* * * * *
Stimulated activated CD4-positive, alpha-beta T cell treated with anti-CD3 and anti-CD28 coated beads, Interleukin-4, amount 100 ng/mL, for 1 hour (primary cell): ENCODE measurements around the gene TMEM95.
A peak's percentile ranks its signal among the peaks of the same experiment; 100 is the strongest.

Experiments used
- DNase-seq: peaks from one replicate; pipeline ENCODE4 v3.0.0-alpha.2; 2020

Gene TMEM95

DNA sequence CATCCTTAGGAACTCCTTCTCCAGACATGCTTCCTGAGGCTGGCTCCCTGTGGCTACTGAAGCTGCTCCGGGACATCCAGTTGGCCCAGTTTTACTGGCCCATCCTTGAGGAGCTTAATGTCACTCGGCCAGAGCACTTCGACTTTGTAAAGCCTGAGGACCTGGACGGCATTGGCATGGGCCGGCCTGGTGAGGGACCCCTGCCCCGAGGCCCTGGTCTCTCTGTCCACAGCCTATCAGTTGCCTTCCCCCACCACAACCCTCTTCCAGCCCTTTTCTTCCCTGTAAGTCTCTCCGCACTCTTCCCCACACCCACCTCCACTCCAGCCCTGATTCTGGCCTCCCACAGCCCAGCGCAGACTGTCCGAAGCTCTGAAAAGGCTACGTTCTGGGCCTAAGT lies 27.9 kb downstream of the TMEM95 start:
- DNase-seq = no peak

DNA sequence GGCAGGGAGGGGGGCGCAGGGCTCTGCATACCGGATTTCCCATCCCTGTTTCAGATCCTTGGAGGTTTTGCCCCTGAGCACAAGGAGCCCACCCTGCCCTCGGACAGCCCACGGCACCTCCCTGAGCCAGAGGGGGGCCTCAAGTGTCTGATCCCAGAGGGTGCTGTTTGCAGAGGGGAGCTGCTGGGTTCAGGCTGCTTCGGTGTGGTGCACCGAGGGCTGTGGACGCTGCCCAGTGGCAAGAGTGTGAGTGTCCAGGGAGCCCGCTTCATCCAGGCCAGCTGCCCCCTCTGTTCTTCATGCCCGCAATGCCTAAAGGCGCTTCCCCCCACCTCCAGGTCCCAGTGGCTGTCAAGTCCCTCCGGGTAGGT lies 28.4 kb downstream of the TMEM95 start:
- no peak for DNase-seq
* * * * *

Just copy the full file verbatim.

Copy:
Stimulated activated CD4-positive, alpha-beta T cell treated with anti-CD3 and anti-CD28 coated beads, Interleukin-4, amount 100 ng/mL, for 1 hour (primary cell): ENCODE measurements around the gene TMEM95.
A peak's percentile ranks its signal among the peaks of the same experiment; 100 is the strongest.

Experiments used
- DNase-seq: peaks from one replicate; pipeline ENCODE4 v3.0.0-alpha.2; 2020

Gene TMEM95

DNA sequence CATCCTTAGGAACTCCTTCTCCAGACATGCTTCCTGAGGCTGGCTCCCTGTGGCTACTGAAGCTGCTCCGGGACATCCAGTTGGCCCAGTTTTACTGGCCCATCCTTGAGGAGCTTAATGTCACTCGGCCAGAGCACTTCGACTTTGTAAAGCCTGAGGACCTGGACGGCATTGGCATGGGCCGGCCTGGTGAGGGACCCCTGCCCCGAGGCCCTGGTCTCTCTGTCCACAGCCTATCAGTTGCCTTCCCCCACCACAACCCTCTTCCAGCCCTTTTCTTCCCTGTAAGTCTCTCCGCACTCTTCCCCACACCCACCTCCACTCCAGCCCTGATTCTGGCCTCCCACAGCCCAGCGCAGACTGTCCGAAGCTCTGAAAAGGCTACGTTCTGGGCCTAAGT lies 27.9 kb downstream of the TMEM95 start:
- DNase-seq = no peak

DNA sequence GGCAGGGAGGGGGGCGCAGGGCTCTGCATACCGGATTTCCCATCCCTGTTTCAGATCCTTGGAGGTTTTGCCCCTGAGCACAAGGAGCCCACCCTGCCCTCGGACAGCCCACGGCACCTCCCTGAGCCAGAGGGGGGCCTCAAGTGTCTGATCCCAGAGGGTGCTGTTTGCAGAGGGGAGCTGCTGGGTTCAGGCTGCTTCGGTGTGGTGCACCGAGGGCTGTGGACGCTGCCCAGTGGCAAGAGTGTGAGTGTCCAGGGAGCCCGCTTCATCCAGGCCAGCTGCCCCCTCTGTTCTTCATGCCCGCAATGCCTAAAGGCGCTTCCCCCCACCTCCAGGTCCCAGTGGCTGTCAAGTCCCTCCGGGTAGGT lies 28.4 kb downstream of the TMEM95 start:
- no peak for DNase-seq